News & Commentary

April 22, 2024

Holden Hopkins

Holden Hopkins is a student at Harvard Law School.

In today’s News & Commentary, federal agencies work to beat the CRA deadline and the NLRB is seeking an injunction with impacts on an eighteen month-long strike.

The Department of Labor and the Equal Employment Opportunity Commission are among federal agencies working to get rules out to beat the potential deadline imposed by the Congressional Review Act. The CRA gives Congress a 60-day window to vote to “disapprove” regulation, and generally only comes into effect when there is a shift in party control of both Congress and the White House. Should Republicans win the Senate and Presidency this November while holding on to the House, agency rules issued by the Biden administration after this deadline could be vulnerable to the CRA.

While currently uncertain, the CRA deadline could be as early as mid-May or as late as August. Rules already finalized by the agencies include limits on silica exposure for miners, allowing “third-party” worker representatives to join on OSHA safety inspections, and the EEOC’s Pregnant Workers Fairness Act regulations that Sunah covered last week. Several other rules were recently cleared by the White House budget office and could be published any day. Among them are rules to expand labor rights for temporary agricultural workers, to expand overtime pay protections, and a rule on OSHA hazard communication.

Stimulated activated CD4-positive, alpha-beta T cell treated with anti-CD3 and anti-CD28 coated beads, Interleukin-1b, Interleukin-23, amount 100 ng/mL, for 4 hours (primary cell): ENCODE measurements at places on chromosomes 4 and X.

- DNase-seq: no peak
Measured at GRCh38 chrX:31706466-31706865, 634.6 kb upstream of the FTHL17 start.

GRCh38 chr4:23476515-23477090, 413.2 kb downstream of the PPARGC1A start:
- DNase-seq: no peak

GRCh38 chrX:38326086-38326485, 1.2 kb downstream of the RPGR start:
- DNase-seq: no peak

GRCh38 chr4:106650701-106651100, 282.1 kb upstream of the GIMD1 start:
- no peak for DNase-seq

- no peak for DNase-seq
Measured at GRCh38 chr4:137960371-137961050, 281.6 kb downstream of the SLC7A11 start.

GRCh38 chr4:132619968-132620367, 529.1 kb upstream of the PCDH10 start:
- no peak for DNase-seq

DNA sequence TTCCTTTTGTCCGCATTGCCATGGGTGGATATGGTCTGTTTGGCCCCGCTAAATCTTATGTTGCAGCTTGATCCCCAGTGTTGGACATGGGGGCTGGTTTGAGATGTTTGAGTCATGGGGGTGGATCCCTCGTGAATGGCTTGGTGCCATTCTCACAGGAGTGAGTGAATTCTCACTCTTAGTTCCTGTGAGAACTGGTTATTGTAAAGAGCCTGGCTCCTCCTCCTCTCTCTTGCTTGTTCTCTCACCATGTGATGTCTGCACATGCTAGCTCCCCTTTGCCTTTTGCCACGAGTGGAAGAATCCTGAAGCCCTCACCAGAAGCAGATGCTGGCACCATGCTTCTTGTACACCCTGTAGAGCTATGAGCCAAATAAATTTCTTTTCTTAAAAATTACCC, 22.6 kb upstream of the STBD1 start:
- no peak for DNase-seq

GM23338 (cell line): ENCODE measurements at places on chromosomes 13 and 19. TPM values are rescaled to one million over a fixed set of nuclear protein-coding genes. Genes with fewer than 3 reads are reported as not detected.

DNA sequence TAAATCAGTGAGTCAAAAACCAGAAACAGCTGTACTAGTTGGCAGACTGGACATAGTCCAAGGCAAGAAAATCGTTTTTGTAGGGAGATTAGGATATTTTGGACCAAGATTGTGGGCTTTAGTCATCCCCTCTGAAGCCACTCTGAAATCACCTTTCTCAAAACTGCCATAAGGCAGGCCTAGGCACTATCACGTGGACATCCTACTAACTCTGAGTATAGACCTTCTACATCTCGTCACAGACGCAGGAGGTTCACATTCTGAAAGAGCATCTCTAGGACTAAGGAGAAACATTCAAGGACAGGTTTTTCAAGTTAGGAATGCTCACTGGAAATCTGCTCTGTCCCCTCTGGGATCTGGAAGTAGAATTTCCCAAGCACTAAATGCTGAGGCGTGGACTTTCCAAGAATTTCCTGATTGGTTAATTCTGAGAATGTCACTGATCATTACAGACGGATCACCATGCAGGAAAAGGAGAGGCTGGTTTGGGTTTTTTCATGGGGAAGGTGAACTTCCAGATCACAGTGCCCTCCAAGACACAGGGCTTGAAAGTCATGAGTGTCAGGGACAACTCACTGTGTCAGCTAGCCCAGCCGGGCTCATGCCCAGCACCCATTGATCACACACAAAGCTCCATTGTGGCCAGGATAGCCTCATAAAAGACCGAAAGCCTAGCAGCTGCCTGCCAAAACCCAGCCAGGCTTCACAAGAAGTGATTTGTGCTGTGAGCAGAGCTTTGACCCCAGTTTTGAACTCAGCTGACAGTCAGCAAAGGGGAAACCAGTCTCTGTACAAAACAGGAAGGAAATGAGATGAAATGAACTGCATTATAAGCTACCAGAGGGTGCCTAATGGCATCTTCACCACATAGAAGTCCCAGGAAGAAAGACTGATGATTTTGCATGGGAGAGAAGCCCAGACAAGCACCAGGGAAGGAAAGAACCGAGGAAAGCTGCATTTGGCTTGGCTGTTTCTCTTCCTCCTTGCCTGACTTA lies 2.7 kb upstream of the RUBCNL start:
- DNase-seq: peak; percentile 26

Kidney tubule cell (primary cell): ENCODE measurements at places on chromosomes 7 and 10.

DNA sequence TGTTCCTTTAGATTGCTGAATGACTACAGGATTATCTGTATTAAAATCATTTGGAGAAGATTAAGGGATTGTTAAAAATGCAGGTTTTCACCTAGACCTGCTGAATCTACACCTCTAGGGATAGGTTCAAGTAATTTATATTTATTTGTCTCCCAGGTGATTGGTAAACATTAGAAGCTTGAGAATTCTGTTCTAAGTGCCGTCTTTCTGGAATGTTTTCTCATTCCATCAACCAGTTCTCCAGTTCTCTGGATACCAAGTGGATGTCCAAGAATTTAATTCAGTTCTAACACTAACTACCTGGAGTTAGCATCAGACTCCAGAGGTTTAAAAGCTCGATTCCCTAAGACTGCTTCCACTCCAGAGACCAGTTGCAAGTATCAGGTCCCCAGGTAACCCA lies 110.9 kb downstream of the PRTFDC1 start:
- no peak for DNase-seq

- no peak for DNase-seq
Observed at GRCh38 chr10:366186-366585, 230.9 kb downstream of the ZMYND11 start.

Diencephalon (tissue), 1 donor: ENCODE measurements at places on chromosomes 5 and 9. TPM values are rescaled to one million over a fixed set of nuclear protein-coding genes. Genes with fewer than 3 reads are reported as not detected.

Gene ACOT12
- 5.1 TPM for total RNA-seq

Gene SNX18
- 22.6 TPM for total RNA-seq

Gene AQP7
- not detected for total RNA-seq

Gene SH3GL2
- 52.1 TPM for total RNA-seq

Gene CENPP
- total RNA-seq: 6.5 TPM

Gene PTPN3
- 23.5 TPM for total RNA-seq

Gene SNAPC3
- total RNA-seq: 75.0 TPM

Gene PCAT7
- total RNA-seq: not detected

After eighteen months on strike, Pittsburgh Post-Gazette newsroom workers finally received word on Thursday that the NLRB was moving forward in seeking a 10(j) injunction against their employer. This news follows Elyse’s reporting last week that one of the five unions striking against the Post-Gazette was dissolving after accepting a settlement. The Board has authorized the regional office to seek this injunction in the case of the four remaining unions, stating that it is intended to bring the company back to the bargaining table. Zach Tanner, president of the Newspaper Guild of Pittsburgh, called the news a “validation that our fight is just and will be won in short order.”

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